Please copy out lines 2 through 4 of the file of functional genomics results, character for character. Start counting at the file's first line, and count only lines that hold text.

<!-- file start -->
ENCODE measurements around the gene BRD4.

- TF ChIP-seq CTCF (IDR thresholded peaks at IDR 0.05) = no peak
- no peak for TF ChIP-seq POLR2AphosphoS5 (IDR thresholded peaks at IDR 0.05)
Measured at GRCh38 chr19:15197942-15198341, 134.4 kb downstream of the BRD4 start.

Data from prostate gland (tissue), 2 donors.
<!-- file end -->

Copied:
- TF ChIP-seq CTCF (IDR thresholded peaks at IDR 0.05) = no peak
- no peak for TF ChIP-seq POLR2AphosphoS5 (IDR thresholded peaks at IDR 0.05)
Measured at GRCh38 chr19:15197942-15198341, 134.4 kb downstream of the BRD4 start.